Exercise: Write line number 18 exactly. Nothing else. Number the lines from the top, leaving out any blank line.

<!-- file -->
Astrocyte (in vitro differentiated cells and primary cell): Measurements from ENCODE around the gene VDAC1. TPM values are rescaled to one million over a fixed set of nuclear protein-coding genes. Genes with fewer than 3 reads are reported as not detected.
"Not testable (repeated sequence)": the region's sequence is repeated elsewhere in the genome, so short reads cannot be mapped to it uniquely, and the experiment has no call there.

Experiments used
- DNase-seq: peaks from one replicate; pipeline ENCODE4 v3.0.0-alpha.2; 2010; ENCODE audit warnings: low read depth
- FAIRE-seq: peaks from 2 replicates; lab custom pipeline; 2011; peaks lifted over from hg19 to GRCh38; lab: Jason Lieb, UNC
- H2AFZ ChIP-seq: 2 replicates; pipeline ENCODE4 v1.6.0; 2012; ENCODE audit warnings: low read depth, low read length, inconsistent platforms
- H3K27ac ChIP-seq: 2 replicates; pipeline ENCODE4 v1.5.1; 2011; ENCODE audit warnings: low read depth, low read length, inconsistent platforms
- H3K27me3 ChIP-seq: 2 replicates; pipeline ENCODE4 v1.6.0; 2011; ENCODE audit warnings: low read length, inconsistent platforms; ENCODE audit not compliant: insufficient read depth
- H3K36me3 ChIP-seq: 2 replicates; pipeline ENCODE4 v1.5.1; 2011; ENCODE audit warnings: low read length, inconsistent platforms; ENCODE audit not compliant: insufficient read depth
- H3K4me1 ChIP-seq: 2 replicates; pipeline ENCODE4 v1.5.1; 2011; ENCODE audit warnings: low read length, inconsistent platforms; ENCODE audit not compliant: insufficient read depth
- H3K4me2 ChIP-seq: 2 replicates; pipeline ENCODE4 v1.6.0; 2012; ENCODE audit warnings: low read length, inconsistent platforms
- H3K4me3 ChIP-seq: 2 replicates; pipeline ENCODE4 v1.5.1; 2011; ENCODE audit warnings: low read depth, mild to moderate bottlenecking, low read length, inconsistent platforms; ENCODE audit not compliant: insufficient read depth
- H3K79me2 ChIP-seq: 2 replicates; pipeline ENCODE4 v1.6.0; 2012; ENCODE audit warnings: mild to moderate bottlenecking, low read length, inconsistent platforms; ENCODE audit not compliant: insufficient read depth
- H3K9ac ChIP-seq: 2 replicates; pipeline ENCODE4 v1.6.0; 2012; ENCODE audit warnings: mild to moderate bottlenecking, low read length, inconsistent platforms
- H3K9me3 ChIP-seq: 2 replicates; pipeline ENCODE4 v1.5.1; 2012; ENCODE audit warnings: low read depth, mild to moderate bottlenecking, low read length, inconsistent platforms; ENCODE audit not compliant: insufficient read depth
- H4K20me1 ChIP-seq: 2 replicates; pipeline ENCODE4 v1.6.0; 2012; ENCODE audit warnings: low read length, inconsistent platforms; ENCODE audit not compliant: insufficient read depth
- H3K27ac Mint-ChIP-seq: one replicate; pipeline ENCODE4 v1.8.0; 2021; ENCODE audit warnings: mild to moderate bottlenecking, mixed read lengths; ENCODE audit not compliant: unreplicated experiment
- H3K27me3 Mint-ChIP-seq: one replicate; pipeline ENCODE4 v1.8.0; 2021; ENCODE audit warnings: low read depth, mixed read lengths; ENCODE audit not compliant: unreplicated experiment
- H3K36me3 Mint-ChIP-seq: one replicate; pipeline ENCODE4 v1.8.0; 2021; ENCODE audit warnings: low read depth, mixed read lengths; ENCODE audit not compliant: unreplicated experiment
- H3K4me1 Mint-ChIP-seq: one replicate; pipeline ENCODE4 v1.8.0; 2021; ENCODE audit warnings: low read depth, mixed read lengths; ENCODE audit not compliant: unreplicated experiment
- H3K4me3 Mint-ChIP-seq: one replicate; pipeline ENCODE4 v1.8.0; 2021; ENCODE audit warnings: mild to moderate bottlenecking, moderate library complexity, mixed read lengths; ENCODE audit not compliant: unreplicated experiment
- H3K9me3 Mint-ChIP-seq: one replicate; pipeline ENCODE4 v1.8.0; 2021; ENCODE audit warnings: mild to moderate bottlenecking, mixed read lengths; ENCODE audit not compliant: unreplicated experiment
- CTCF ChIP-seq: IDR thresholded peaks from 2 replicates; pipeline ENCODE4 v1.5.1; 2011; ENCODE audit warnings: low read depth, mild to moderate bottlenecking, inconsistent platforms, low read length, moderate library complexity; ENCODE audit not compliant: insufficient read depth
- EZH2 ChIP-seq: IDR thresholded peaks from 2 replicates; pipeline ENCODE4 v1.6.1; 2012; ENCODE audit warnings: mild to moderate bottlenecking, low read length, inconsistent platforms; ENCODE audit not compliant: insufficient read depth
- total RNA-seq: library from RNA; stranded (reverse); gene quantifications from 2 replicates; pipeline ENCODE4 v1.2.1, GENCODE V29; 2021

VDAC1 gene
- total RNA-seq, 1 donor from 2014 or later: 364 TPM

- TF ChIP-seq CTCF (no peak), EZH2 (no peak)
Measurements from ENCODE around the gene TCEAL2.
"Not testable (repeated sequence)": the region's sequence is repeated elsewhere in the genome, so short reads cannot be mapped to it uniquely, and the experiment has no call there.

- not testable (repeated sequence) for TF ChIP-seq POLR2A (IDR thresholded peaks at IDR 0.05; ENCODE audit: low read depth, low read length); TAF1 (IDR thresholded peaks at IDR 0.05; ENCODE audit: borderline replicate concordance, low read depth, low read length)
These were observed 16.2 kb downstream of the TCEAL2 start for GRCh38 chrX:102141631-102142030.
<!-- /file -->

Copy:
- H3K27me3 Mint-ChIP-seq: one replicate; pipeline ENCODE4 v1.8.0; 2021; ENCODE audit warnings: low read depth, mixed read lengths; ENCODE audit not compliant: unreplicated experiment